HBO is bringing another best selling fantasy book series to life, this time with Phillip Pullman’s His Dark Materials trilogy. The content company dropped…
Facebook on Wednesday announced its Q3 results and while they were financially impressive — revenue for the quarter was up 45% on the same quarter a year ago — they were important for a whole host of other reasons.
For starters, the social network now has more than 1.5-billion monthly and 1-billion daily users. According to at least one source, that means that Facebook has more daily “customers” than any company has ever had. Now you could argue that Facebook’s real customers are the companies it sells advertising to, but still how many other products can offer advertisers the chance at a billion users a day?
WhatsApp meanwhile continues to grow at an incredible pace. The simple instant messenger now has more than 900-million active users, making it the second largest social network on the planet.
“We had a good quarter and got a lot done,” said Mark Zuckerberg, Facebook founder and CEO. “We’re focused on innovating and investing for the long term to serve our community and connect the entire world.”
In fact, if an infographic shared by Zuckerberg is anything to go by, there’s plenty for the social network to be happy about: Messenger and Pages have both survived “The Great Unbundling” and Facebook videos are seeing more than 8-billion views a day.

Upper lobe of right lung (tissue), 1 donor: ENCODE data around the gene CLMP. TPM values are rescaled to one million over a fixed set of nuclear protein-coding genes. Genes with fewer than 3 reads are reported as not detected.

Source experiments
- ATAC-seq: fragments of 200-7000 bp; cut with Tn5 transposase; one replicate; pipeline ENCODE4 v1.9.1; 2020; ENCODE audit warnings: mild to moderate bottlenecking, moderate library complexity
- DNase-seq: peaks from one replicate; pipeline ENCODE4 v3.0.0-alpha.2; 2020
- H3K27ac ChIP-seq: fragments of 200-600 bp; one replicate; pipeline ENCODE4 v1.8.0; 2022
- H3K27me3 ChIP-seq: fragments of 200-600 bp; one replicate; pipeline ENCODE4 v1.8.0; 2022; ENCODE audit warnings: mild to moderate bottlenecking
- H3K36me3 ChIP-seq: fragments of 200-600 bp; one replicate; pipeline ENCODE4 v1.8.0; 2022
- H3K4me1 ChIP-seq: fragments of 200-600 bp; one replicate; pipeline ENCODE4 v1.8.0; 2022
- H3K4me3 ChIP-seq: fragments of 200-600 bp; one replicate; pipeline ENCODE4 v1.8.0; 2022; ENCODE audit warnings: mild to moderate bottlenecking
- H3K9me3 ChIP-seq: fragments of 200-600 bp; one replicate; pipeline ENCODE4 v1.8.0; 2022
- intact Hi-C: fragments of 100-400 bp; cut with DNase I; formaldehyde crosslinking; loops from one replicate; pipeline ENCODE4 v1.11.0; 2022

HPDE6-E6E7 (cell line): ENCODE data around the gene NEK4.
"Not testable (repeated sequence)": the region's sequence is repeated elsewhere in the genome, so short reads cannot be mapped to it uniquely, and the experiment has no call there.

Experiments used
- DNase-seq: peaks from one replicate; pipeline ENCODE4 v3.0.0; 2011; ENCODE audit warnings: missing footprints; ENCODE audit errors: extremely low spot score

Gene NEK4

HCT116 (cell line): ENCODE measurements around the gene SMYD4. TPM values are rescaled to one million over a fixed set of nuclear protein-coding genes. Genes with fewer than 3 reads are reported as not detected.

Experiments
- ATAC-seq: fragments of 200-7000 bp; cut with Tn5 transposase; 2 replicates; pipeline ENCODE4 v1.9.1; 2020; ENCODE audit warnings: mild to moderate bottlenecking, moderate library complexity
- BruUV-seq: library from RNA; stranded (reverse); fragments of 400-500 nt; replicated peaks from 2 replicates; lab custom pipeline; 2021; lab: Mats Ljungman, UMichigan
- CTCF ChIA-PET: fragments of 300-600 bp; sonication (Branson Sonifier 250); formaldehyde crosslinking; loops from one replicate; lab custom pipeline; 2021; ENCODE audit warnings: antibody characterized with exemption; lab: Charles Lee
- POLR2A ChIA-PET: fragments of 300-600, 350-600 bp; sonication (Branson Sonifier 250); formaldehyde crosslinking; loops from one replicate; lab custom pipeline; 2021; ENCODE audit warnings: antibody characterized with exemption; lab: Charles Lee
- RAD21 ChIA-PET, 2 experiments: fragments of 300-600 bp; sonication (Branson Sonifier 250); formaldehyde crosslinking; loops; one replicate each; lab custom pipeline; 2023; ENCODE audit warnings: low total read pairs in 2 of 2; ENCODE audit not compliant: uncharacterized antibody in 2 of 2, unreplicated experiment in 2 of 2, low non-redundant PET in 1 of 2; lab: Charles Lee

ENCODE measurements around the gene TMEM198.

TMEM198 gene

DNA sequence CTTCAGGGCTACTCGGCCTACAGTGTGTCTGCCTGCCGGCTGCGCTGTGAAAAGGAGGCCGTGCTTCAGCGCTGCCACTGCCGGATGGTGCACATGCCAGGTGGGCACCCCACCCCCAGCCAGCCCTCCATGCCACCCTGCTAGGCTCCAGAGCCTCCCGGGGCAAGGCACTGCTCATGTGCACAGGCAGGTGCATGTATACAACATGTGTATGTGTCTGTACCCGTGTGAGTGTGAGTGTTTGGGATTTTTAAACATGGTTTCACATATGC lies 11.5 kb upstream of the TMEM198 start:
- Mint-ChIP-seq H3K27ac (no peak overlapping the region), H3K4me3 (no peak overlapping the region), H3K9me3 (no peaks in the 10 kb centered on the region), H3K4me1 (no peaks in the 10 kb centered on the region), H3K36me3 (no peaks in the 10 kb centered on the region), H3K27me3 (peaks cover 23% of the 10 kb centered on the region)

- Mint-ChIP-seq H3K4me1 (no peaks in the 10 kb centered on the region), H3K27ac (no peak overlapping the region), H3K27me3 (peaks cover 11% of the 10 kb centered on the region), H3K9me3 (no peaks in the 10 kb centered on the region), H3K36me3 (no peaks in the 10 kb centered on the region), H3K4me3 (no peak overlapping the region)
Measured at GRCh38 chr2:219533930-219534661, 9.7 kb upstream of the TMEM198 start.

Another interesting number not mentioned in the infographic is its search capabilities. The company now has more than 2-trillion indexed posts, illustrating just how much data it has at its disposal.
“With over 1.5 billion searches per day and over 2 trillion posts in our index, search is an important, long-term effort at Facebook,” said VP of Search Tom Stocky.
Now it may not be capable of taking on Google directly, as it’s previously stated it wants to, but it’s gradually making it less and less necessary to leave Facebook to find the things you want.
Perhaps more important than Facebook’s bid to take on Google, the search company that now is, are its attempts to take on Alphabet, the company which Google once was. Both, for instance, are trying to connect parts of the world that are currently unconnected. Facebook through its Internet.org project has already brought more than 15-million people online. Google meanwhile is set to launch hundreds of balloons into the sky in 2016 as part of it Project Loon programme.
Both are also working one bleeding edge technologies. Alphabet’s [X] division is renowned for its Moonshots, which have produced self-driving cars and Google Glass, among other things. Facebook isn’t quite at that level of development just yet, but it’s AI work seems intriguing as does its Aquila internet drone. Its acquisition of Oculus also seems likely to pay off sooner rather than later.
One thing that’s clear however is that Facebook is no longer just a social network but a technology giant, alongside the likes of Apple and Google, under the helm of a visionary leader in Mark Zuckerberg.